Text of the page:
The check engine light only comes on when the computer believes there's an actual problem. It never comes on based on mileage.
The computer will give a trouble code that indicates either the condition that brought about the code (like "Lean condition") or the system that it believes to be functioning incorrectly (like "EGR flow insufficient").
Sometimes the failed system will be electrical in nature that will result in a code like "Open or short circuit in coolant temperature sensor circuit," in which case there's likely a circuit problem either in the temperature sensor itself, or the wiring between it and the computer.
Some failures won't be in any of the above items, but will rather be a result of a poor power or ground supplies to the computer that control it's ability to think properly. In any case, whatever the problem is it needs to be diagnosed. It's not uncommon for people to mistakenly believe that our use of a computer eliminates the need for diagnosis.
The computer is a wonderful tool that aids us in diagnosis. It's useful enough that we've spent thousands of dollars buying computers and keeping them updated, but a computer is still just a tool; it's not magic, and it doesn't know everything. We are still heavily reliant on the technician's knowledge, experience, and judgement. Depending on the complexity of the system, we will normally get permission to spend a range of time and money for our initial diagnostic time.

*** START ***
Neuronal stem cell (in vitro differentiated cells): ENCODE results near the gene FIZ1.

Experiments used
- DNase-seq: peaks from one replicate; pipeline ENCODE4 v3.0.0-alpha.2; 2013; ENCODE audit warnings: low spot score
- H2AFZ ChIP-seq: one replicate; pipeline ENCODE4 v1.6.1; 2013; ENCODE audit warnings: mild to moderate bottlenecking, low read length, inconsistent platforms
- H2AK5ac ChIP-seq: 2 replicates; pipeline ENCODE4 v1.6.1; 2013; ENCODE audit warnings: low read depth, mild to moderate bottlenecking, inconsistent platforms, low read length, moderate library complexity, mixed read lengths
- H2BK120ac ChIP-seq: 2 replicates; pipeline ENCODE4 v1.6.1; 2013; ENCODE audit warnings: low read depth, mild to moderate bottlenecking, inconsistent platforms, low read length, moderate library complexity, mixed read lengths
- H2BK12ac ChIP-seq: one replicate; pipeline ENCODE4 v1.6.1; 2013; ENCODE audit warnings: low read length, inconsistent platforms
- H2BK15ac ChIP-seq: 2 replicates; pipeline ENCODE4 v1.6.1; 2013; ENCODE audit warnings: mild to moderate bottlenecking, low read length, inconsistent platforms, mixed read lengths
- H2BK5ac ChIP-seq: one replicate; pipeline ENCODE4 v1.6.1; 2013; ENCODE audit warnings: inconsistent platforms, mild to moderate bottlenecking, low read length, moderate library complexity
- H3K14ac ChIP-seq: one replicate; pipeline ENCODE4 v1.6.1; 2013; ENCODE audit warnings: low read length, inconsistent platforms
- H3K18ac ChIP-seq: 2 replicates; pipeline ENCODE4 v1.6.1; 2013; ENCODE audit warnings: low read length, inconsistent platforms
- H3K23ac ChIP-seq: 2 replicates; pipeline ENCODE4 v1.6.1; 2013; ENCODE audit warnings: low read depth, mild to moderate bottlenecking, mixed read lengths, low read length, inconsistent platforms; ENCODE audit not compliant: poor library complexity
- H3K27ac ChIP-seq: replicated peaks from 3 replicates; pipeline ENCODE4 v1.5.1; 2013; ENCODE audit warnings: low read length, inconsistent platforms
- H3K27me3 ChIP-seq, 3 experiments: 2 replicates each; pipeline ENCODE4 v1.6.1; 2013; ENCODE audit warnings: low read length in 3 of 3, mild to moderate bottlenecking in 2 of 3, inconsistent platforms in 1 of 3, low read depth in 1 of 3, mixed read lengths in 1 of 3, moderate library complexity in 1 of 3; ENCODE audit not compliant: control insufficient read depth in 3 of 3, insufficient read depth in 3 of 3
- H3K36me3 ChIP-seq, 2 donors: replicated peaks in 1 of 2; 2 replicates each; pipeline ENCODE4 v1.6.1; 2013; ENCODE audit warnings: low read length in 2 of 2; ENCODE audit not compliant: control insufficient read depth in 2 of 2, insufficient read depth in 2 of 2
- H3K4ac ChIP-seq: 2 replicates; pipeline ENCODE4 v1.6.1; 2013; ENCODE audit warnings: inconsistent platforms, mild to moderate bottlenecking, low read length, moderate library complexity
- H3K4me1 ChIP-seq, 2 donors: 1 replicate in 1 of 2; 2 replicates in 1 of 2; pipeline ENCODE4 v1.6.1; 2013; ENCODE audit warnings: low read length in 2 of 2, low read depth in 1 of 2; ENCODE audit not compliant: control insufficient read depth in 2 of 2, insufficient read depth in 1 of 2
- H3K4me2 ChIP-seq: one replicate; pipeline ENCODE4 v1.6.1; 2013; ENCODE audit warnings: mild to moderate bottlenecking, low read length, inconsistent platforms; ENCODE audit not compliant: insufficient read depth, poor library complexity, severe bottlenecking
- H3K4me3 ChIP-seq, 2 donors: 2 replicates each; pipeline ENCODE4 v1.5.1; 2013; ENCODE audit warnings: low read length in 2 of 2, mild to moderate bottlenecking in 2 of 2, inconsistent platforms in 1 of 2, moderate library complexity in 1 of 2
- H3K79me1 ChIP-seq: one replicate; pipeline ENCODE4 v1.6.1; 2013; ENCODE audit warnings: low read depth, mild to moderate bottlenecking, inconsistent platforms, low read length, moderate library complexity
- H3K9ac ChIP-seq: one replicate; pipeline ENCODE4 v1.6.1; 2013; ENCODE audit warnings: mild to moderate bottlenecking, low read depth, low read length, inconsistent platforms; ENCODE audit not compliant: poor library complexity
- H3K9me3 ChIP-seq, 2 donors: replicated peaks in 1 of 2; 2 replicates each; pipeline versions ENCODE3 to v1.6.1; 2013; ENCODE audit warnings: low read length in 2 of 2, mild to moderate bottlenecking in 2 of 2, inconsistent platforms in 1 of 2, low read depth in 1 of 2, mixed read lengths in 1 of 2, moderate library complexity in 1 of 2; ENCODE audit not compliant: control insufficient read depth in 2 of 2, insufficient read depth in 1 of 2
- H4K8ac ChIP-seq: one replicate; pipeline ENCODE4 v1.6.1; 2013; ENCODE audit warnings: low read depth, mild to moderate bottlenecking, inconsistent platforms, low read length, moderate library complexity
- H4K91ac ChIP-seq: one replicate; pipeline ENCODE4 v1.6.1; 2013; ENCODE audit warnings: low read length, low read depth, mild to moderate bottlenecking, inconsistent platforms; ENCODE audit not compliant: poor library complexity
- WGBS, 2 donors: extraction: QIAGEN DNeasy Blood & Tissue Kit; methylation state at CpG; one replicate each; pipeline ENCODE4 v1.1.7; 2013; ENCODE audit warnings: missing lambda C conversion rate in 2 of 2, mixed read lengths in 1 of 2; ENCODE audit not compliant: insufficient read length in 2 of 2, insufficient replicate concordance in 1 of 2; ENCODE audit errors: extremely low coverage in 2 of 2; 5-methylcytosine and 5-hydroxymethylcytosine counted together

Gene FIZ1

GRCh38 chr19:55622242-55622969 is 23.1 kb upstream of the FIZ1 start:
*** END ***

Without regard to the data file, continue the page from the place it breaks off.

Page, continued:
Within that time we will do whatever we think will best further your purposes. Once we engage with it, it can go three ways. Best case scenario, we diagnose your problem and repair it. Next best, but very common, we diagnose your Toyota and then call you up with a quote for the repair. At that point you can say yes or no, however you want us to proceed. Worst case, we get to the end of our allotted time and we still haven't come to a conclusion as to the cause of the problem. This worst case is unusual, but it's a real possibility that should be acknowledged.
People often ask if we charge for diagnostic time. The answer is yes. They also ask if we still charge for diagnostic time if the agree to do the service or repair. The answer to that is that to the extent that the diagnostic efforts and the repair efforts overlap, the customer gets the full benefit of that overlap. To the extent that diagnostic efforts and the repairs are separate, they will be charged for separately. So, for instance: If we have to disassemble something in order to tell you that it's defective, then we may already be half way through the labor required for replacement, and of course you'll get the benefit of that. But, if we diagnose something that doesn't require disassembly, then the repair is a whole new activity on top of the initial diagnostic time, and you'll be charged for each individually.